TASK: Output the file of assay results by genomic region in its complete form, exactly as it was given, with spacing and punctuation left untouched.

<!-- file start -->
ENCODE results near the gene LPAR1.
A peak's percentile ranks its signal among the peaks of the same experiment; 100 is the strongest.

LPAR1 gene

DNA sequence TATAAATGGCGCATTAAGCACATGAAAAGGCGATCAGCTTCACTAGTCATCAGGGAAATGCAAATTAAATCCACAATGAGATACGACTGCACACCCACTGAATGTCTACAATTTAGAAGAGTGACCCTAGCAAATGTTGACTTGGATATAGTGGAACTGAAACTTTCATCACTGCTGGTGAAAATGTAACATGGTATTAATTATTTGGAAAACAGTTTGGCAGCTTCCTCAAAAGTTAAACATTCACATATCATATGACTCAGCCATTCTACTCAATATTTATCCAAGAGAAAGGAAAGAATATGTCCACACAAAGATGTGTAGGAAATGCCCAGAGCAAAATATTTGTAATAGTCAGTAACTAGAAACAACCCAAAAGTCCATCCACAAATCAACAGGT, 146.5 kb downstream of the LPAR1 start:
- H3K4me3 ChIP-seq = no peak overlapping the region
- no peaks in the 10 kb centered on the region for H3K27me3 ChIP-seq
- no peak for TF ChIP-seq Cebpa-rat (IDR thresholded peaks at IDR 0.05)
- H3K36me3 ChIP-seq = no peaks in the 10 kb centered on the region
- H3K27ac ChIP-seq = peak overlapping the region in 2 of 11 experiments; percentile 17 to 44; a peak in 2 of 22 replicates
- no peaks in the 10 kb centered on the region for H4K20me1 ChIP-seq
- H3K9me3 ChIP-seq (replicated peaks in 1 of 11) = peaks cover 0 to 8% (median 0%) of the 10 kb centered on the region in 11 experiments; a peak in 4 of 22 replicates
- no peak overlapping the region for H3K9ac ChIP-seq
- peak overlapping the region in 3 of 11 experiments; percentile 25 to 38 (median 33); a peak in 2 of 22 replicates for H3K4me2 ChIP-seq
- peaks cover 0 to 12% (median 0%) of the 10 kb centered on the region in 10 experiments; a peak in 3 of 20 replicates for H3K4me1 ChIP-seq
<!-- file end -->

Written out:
ENCODE results near the gene LPAR1.
A peak's percentile ranks its signal among the peaks of the same experiment; 100 is the strongest.

LPAR1 gene

DNA sequence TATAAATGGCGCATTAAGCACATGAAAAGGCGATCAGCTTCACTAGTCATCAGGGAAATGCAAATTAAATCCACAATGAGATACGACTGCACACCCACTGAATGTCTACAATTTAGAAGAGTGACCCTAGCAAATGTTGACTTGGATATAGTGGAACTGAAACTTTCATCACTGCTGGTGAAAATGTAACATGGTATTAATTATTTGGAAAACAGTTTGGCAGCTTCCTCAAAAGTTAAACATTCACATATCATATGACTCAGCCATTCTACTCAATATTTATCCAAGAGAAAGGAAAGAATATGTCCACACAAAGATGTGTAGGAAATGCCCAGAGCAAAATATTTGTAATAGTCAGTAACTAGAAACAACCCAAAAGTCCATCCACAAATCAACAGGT, 146.5 kb downstream of the LPAR1 start:
- H3K4me3 ChIP-seq = no peak overlapping the region
- no peaks in the 10 kb centered on the region for H3K27me3 ChIP-seq
- no peak for TF ChIP-seq Cebpa-rat (IDR thresholded peaks at IDR 0.05)
- H3K36me3 ChIP-seq = no peaks in the 10 kb centered on the region
- H3K27ac ChIP-seq = peak overlapping the region in 2 of 11 experiments; percentile 17 to 44; a peak in 2 of 22 replicates
- no peaks in the 10 kb centered on the region for H4K20me1 ChIP-seq
- H3K9me3 ChIP-seq (replicated peaks in 1 of 11) = peaks cover 0 to 8% (median 0%) of the 10 kb centered on the region in 11 experiments; a peak in 4 of 22 replicates
- no peak overlapping the region for H3K9ac ChIP-seq
- peak overlapping the region in 3 of 11 experiments; percentile 25 to 38 (median 33); a peak in 2 of 22 replicates for H3K4me2 ChIP-seq
- peaks cover 0 to 12% (median 0%) of the 10 kb centered on the region in 10 experiments; a peak in 3 of 20 replicates for H3K4me1 ChIP-seq